My Little Man :: Raising a Smaller Than Average Son

My sweet son is tiny … really tiny.

He’ll be three in February and is just starting to outgrow his 12 month sized clothing that he’s been wearing for over a year. His height and weight measurements don’t even fall on the growth chart, but he his growing slowly but surely. Really his small stature should come as no shock. I’m only 5”2’ and have mostly shopped in the petite section my entire adult life. My husband is only 5’5” and still has to have his pants hemmed despite buying the shortest inseam available. There is no denying that my son isn’t genetically destined to be a large guy.

People always ask if he was a preemie. Weighing 7lbs 1oz at birth, he was an average size newborn and stayed the course until about six months of age. He never had any problems with feeding and nursed with ease until a little over one year. At some point between his six and nine month check-ups, his growth slowed and his pediatrician became concerned that my milk supply was to blame. We began returning to our pediatrician every two weeks for weight checks, none of which resulted in the rapid growth an infant should be experiencing. Adding formula to his diet was mentioned but overruled when during one visit to the doctor, he was weighed before and after a feeding and gained nine ounces. Clearly, my milk supply wasn’t the issue. It was suggested that we add healthy fats to his baby food, and I began to get very creative with how to sneak in lots of fat and protein to his diet.

A few months later at his one-year check-up, he still hadn’t grown much but had been sick quite frequently since six months of age. We attributed his slow growth to his frequent illnesses. We booked an appointment with an ENT for a consultation for tubes and scheduled an appointment with an immunologist (almost a five month wait). Meanwhile, following placement of his tubes and an appointment with a pulmonologist who resolved my boy’s issue with chronic wheezing, our little man was a happy, healthy toddler who was meeting all of his milestones. I wasn’t overly worried, but our pediatrician still seemed concerned.

Here were are a year and a half later, and our journey for answers regarding our son’s slow growth has also included appointments with an endocrinologist, nutritionist and a geneticist. Ultimately, all of his blood work has been normal, and every doctor has assured us that our sweet boy is simply on the low end of the normal range and is setting his own pace when it comes to his growth.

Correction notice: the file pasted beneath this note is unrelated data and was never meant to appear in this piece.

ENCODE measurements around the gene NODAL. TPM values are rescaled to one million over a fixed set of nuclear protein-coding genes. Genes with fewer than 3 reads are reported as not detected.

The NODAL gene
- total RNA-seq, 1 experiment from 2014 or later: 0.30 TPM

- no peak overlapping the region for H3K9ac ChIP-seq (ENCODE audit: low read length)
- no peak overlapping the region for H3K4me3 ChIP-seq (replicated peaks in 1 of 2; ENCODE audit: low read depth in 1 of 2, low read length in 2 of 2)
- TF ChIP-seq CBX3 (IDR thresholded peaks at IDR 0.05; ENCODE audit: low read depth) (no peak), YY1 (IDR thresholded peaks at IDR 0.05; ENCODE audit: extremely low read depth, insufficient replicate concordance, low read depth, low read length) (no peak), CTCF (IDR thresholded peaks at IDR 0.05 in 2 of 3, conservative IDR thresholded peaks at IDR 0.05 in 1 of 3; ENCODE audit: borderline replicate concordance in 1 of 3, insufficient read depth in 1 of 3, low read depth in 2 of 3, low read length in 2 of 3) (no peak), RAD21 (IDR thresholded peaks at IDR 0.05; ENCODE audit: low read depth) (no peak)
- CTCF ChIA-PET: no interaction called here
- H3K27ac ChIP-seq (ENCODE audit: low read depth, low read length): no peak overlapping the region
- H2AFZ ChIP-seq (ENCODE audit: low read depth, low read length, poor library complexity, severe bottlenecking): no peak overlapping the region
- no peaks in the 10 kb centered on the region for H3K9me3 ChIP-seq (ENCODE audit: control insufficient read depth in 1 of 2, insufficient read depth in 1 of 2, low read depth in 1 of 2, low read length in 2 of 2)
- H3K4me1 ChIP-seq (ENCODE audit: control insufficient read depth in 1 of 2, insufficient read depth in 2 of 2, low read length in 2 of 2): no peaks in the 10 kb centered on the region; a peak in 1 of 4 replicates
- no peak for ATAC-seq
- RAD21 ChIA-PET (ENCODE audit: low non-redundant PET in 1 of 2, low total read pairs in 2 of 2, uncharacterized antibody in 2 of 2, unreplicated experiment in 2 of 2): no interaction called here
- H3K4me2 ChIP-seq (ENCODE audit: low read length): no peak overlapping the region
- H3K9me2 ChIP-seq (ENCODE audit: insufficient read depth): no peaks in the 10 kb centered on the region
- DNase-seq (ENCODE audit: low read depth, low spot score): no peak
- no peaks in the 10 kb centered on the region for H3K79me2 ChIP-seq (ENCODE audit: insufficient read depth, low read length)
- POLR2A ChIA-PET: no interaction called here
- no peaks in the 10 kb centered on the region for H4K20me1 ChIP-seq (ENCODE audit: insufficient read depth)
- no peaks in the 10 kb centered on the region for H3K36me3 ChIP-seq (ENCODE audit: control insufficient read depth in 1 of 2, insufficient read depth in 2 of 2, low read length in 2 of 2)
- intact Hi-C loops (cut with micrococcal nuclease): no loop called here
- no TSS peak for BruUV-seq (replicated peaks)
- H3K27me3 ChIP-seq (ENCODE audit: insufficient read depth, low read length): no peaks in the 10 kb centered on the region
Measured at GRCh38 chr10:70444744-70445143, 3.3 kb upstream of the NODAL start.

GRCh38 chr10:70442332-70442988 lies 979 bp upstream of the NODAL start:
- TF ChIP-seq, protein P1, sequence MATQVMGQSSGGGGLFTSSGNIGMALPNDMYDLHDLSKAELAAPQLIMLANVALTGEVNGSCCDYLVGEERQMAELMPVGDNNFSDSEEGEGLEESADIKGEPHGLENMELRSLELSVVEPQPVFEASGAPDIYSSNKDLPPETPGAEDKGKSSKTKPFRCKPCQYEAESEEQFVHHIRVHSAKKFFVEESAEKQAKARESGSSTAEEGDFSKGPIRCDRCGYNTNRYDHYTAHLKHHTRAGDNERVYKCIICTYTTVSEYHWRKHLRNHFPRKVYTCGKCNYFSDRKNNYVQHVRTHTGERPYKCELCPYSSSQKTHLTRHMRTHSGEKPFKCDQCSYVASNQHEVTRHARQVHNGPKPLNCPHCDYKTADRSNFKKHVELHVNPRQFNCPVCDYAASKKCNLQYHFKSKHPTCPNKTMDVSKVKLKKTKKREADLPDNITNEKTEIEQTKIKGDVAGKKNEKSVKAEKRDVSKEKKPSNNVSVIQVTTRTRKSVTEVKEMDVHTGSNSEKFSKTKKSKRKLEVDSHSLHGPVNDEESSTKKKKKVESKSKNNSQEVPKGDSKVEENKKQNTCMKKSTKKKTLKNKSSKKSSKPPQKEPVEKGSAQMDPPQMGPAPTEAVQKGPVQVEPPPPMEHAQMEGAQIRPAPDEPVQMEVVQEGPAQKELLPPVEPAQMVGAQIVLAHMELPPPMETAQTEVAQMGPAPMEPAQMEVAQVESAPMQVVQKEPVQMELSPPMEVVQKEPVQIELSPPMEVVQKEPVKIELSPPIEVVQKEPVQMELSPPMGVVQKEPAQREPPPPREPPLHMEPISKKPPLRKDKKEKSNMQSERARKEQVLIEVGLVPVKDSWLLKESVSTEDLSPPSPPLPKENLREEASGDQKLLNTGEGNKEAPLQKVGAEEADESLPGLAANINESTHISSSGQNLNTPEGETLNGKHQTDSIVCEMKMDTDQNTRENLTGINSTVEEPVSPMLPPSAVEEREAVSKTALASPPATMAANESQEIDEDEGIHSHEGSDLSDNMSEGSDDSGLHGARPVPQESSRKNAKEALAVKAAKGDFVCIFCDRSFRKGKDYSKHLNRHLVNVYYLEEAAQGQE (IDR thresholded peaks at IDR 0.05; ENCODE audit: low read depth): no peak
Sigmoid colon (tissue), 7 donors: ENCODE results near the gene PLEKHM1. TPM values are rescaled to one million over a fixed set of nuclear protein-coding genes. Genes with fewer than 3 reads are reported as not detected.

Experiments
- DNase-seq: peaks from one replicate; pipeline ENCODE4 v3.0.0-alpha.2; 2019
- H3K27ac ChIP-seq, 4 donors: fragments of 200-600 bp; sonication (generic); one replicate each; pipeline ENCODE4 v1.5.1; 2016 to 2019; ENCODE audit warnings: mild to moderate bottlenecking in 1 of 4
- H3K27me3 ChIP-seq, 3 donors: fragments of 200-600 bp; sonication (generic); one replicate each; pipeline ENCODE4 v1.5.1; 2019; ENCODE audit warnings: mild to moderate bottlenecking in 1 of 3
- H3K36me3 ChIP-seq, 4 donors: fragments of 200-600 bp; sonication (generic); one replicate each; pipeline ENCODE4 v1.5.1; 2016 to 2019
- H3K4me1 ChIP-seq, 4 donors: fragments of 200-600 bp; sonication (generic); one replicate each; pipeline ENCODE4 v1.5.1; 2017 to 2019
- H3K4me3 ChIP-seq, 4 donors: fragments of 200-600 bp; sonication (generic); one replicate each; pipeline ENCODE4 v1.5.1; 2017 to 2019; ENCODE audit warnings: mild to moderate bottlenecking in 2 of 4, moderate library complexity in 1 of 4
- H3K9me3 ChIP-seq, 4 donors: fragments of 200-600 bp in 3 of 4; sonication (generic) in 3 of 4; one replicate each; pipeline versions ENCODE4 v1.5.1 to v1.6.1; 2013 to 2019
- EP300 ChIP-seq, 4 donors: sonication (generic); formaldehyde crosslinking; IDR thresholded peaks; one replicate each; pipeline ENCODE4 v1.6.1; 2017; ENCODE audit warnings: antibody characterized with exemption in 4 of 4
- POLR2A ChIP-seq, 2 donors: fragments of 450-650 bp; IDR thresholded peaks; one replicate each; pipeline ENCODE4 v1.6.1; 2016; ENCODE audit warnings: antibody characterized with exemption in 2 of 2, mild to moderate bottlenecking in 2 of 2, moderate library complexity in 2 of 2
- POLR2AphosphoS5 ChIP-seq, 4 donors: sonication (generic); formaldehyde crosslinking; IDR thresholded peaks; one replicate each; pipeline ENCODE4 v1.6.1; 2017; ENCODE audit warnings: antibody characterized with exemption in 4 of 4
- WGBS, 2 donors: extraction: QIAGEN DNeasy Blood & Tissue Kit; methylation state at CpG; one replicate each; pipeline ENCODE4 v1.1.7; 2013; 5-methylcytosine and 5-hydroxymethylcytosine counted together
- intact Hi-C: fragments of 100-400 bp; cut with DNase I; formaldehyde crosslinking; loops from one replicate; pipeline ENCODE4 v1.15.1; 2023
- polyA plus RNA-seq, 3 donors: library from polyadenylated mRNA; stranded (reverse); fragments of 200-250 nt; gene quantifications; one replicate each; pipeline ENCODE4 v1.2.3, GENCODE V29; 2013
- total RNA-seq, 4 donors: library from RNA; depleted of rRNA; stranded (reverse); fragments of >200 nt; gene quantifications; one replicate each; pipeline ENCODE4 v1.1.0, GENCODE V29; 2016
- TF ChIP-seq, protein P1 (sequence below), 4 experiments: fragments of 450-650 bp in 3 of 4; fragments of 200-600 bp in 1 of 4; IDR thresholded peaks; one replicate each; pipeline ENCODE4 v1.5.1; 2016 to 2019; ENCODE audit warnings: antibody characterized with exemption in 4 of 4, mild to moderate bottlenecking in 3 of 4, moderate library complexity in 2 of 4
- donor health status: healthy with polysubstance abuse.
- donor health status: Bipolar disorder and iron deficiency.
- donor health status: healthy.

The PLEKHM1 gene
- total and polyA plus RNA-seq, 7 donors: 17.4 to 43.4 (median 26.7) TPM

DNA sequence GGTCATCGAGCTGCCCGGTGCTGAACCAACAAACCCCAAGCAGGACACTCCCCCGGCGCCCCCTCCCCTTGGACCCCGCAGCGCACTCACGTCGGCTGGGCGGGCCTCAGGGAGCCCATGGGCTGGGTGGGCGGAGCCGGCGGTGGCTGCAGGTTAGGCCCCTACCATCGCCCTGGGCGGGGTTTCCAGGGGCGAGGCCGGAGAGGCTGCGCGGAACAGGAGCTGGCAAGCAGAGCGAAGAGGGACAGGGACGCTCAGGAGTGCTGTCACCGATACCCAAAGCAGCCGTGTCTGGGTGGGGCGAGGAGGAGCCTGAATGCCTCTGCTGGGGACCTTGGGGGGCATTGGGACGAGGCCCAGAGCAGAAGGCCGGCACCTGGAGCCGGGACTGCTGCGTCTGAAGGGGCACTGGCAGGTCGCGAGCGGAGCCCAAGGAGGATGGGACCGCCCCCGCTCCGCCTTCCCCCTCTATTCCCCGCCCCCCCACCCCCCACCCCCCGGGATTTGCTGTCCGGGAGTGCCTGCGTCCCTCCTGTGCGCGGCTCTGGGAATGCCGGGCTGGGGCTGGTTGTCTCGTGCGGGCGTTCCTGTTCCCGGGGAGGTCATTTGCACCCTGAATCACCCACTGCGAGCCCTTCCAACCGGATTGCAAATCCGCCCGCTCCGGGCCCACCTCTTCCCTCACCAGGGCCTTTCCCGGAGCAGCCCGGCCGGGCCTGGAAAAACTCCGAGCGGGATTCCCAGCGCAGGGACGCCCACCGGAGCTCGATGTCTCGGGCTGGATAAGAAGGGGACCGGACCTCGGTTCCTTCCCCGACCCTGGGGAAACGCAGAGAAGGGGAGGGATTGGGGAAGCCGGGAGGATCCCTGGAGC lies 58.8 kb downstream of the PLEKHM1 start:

I’m not sure why I was so worried about his size for so long. Maybe it’s society’s obsessions with size and the excessive number of comments or questions we get daily about his age and size, or maybe it was a side-effect of my pediatrician voicing concern, but either way I take comfort in knowing he is healthy and has developed normally. Despite his petite statue, he’s an active, happy and hilarious toddler. He keeps us and his teachers on our toes. Once, when I picked him up from daycare, I expressed my concern about his size resulting in him being bullied when he was older. His teacher assured me that I shouldn’t worry; he holds his own amongst his peers. Now, at two and half years of age, he’s about the size of a one-year old. I haven’t purchased new clothes for him in over a year, and I can really enjoy toting him around like he’s my baby for a while longer.

While physically he’s tiny, his personality is not and he wins hearts over every where we go. I don’t worry anymore about him being tiny anymore; I appreciate that it’s a part of who he is and makes him even that much cuter.  

One Response to My Little Man :: Raising a Smaller Than Average Son

  1. Jaemie April 2, 2018 at 2:13 pm #

    All four of my children were small, the 4th one being the smallest. She was 7 lbs, 8 oz at birth and like your son she is not even on the growth charts. Matter of fact, she is one her own growth chart, we call it the “Clara Curve”. Strangers are always commenting about how tiny she is or they are impressed that such a small toddler can walk and talk, until they find out she is 3! Our pediatrician at 2 years had some blood work done to check for any underlying issues, thyroid, etc. even though she was 99% positive this was genetics. As was the case, our little princess is just that small. At her 3 year check up in late December, she weighed a whopping 24 lbs. She still wears 12-18 month pants, shorts, and sometimes we are lucky to wear a 2T dress if it doesn’t swallow her. She is small, but she can definitely hold her own around her classmates and older siblings, she is our boss baby. And I also love toting her around like she’s still my little baby, especially since she is our last.

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